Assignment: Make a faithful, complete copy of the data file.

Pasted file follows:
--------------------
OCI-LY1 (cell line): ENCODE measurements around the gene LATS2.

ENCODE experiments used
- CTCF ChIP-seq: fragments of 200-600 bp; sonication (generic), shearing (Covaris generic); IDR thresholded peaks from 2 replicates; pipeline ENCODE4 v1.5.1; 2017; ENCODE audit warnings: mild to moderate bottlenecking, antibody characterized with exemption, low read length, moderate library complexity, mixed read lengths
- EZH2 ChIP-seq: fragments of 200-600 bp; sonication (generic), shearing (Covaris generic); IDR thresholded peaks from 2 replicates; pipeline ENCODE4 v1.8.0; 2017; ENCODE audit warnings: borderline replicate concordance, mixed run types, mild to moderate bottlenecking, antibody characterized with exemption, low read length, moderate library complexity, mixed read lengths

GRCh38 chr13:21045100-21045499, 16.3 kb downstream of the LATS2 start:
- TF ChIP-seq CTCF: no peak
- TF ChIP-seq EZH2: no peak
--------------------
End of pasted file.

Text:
OCI-LY1 (cell line): ENCODE measurements around the gene LATS2.

ENCODE experiments used
- CTCF ChIP-seq: fragments of 200-600 bp; sonication (generic), shearing (Covaris generic); IDR thresholded peaks from 2 replicates; pipeline ENCODE4 v1.5.1; 2017; ENCODE audit warnings: mild to moderate bottlenecking, antibody characterized with exemption, low read length, moderate library complexity, mixed read lengths
- EZH2 ChIP-seq: fragments of 200-600 bp; sonication (generic), shearing (Covaris generic); IDR thresholded peaks from 2 replicates; pipeline ENCODE4 v1.8.0; 2017; ENCODE audit warnings: borderline replicate concordance, mixed run types, mild to moderate bottlenecking, antibody characterized with exemption, low read length, moderate library complexity, mixed read lengths

GRCh38 chr13:21045100-21045499, 16.3 kb downstream of the LATS2 start:
- TF ChIP-seq CTCF: no peak
- TF ChIP-seq EZH2: no peak